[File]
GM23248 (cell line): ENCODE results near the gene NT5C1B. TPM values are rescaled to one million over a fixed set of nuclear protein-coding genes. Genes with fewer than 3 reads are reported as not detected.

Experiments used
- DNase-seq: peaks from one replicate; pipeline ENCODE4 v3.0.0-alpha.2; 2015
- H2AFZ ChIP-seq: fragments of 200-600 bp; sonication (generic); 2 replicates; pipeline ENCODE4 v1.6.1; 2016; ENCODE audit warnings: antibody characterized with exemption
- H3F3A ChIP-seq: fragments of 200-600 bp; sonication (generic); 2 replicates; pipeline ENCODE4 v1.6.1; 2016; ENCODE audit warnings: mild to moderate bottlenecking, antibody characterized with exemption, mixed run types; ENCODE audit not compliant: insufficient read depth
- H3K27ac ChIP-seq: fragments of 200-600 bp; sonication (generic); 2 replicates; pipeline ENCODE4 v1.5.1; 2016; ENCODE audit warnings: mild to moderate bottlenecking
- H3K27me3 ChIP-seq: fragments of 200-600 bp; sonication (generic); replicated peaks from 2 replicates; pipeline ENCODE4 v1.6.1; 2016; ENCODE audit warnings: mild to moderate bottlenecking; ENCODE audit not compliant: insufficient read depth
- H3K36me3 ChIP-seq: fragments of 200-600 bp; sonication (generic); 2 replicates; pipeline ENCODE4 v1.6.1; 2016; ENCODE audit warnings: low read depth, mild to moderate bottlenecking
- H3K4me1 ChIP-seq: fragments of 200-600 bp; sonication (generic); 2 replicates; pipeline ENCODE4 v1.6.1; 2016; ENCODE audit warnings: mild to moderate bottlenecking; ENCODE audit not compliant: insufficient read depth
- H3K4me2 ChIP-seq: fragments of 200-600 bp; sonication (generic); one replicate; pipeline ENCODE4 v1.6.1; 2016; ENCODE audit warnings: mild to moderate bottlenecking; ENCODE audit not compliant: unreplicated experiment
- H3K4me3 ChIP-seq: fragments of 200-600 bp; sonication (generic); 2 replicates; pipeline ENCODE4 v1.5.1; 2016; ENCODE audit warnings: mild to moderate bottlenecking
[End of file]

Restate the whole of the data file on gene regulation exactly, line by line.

GM23248 (cell line): ENCODE results near the gene NT5C1B. TPM values are rescaled to one million over a fixed set of nuclear protein-coding genes. Genes with fewer than 3 reads are reported as not detected.

Experiments used
- DNase-seq: peaks from one replicate; pipeline ENCODE4 v3.0.0-alpha.2; 2015
- H2AFZ ChIP-seq: fragments of 200-600 bp; sonication (generic); 2 replicates; pipeline ENCODE4 v1.6.1; 2016; ENCODE audit warnings: antibody characterized with exemption
- H3F3A ChIP-seq: fragments of 200-600 bp; sonication (generic); 2 replicates; pipeline ENCODE4 v1.6.1; 2016; ENCODE audit warnings: mild to moderate bottlenecking, antibody characterized with exemption, mixed run types; ENCODE audit not compliant: insufficient read depth
- H3K27ac ChIP-seq: fragments of 200-600 bp; sonication (generic); 2 replicates; pipeline ENCODE4 v1.5.1; 2016; ENCODE audit warnings: mild to moderate bottlenecking
- H3K27me3 ChIP-seq: fragments of 200-600 bp; sonication (generic); replicated peaks from 2 replicates; pipeline ENCODE4 v1.6.1; 2016; ENCODE audit warnings: mild to moderate bottlenecking; ENCODE audit not compliant: insufficient read depth
- H3K36me3 ChIP-seq: fragments of 200-600 bp; sonication (generic); 2 replicates; pipeline ENCODE4 v1.6.1; 2016; ENCODE audit warnings: low read depth, mild to moderate bottlenecking
- H3K4me1 ChIP-seq: fragments of 200-600 bp; sonication (generic); 2 replicates; pipeline ENCODE4 v1.6.1; 2016; ENCODE audit warnings: mild to moderate bottlenecking; ENCODE audit not compliant: insufficient read depth
- H3K4me2 ChIP-seq: fragments of 200-600 bp; sonication (generic); one replicate; pipeline ENCODE4 v1.6.1; 2016; ENCODE audit warnings: mild to moderate bottlenecking; ENCODE audit not compliant: unreplicated experiment
- H3K4me3 ChIP-seq: fragments of 200-600 bp; sonication (generic); 2 replicates; pipeline ENCODE4 v1.5.1; 2016; ENCODE audit warnings: mild to moderate bottlenecking